Vignette Chile Flakes
$6.50 – $21.00
Italian Calabrian blended with Morita Chipotle & Jalapeño Chile Flakes. Add to olive oil as a dipping spice, or serve as a finishing spice to be sprinkled on top of pizza, pasta or salad. Also available at Vignette Pizzeria in Sebastopol, California.
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Parsley$3.25 – $11.00
Dedicated to the Greek goddess Persephone, parsley was valued for medicinal purposes and folk magic well before it was incorporated into European cuisine in the middle ages. Romans used it as a breath freshener and to prevent intoxication from wine.
Use it as edible garnish or add to stews, soups, sauces, dressings, eggs, potatoes and vegetables. Parsley is said to help prevent halitosis! [Parsley]
Marjoram$4.00 – $13.50
Marjoram is known to represent joy. In ancient Greece and Rome, wreaths of marjoram crowned newly married couples to bring them love, honor and happiness. In the Middle Ages, it was carried at weddings and displayed in bouquets.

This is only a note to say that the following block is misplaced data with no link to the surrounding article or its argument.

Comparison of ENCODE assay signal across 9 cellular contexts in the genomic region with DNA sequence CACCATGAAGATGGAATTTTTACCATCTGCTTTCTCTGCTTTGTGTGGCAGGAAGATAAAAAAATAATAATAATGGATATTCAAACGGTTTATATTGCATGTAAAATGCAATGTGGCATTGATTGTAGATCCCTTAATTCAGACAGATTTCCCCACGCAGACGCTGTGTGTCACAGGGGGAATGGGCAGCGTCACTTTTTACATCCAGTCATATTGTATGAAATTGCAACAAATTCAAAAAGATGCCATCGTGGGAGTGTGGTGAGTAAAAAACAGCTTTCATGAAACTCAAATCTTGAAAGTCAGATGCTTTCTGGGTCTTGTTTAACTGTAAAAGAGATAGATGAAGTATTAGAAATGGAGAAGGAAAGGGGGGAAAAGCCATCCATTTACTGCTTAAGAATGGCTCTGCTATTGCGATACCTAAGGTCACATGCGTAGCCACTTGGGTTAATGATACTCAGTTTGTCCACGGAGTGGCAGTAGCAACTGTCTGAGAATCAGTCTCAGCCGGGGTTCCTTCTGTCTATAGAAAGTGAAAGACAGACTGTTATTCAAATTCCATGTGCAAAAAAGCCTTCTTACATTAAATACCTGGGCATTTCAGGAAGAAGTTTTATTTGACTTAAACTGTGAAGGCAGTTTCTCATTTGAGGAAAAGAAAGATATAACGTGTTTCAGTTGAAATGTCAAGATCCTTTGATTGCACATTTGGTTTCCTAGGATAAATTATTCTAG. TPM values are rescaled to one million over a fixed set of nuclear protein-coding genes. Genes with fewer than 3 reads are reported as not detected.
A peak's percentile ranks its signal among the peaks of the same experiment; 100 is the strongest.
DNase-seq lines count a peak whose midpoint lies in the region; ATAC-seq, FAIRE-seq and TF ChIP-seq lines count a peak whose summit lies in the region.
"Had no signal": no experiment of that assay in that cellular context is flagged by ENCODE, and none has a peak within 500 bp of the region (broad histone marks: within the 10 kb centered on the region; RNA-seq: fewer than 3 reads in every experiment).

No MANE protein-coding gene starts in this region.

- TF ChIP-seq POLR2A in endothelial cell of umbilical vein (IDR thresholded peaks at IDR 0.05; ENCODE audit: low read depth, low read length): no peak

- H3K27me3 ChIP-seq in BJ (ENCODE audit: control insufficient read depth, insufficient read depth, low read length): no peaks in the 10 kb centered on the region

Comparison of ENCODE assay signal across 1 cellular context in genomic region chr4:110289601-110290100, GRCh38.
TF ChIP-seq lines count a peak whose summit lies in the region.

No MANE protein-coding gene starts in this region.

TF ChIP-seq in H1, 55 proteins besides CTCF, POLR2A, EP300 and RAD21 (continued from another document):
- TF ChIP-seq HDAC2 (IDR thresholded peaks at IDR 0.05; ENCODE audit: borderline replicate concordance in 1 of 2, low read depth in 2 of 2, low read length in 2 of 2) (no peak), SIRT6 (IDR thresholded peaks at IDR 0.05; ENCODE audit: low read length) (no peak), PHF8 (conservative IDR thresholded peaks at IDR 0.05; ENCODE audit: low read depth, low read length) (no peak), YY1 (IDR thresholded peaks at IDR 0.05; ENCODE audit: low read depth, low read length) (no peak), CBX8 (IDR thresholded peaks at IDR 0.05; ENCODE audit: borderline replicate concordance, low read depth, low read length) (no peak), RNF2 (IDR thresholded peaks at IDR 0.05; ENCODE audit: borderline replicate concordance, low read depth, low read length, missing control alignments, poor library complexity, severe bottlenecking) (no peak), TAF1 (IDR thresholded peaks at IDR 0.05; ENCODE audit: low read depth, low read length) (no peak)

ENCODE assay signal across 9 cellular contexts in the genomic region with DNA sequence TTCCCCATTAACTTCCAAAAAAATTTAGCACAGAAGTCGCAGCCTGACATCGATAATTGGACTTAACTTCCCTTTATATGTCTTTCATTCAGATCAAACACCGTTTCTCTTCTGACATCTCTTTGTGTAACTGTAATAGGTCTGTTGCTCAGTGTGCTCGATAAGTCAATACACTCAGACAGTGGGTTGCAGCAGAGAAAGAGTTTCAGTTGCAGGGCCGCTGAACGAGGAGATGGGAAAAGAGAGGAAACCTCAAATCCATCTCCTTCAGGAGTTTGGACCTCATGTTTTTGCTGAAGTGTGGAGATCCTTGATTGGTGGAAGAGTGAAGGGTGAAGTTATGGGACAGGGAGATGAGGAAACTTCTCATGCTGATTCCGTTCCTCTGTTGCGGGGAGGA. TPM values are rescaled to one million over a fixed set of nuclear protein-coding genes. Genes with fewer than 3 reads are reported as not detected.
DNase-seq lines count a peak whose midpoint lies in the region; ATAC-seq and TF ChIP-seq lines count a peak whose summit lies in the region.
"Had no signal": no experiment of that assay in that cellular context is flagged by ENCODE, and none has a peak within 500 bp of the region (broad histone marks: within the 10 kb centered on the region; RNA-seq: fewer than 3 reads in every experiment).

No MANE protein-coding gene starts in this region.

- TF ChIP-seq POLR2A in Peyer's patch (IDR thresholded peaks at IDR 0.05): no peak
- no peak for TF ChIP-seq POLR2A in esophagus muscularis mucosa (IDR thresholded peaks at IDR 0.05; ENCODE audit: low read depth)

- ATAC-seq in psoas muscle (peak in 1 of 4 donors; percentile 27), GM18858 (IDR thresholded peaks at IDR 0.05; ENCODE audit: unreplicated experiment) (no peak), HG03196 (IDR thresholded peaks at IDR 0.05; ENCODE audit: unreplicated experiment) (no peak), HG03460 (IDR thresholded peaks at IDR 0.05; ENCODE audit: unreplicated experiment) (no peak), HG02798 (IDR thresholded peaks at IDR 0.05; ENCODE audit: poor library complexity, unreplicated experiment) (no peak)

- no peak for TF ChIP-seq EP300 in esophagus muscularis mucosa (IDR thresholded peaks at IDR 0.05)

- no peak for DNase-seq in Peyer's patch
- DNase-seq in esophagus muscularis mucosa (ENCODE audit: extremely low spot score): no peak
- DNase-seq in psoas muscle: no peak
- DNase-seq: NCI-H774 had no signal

Marjoram, cousin to Oregano, is similar in flavor but more delicate. The dried leaves are light to the touch and mild in taste. Uses: omelets & cheese dishes, beef, veal, lamb, patés, poultry, stews, soups, veggies, pasta and salads. [Marjoram]
Calabrian Chile Pepper$6.00 – $22.50
Fiery hot, yet bright, sweet, and with a flavor reminiscent of San Marzano tomatoes, this bewitching chile hits you with an immediate blast of fire, disipating in seconds and beckoning for you to take another bite. Perfect on top of pizza or pastas, or use as a general source of heat in your kitchen.
Vanilla Beans are the seed pods of an orchid plant Native to the constricted Vera Cruz Valley of Mexico, home of the only known natural pollinator for the Vanilla Orchid. Since the flowers must be pollinated within 8-12 hours of opening, vanilla is hand pollinated today in a labor intensive process. First cultivated by the Totonac people, Vanilla was introduced to the Aztecs in the 15th century and to Europeans in the early 16th century.
Oregano, Mexican$5.25 – $17.25
A relative of Lemon Verbena. Similar to Mediterranean oregano, though more citrusy with a hint of mild licorice. Use in Latin American dishes and Southwestern cuisine with Chile Peppers, Cumin, and Paprika.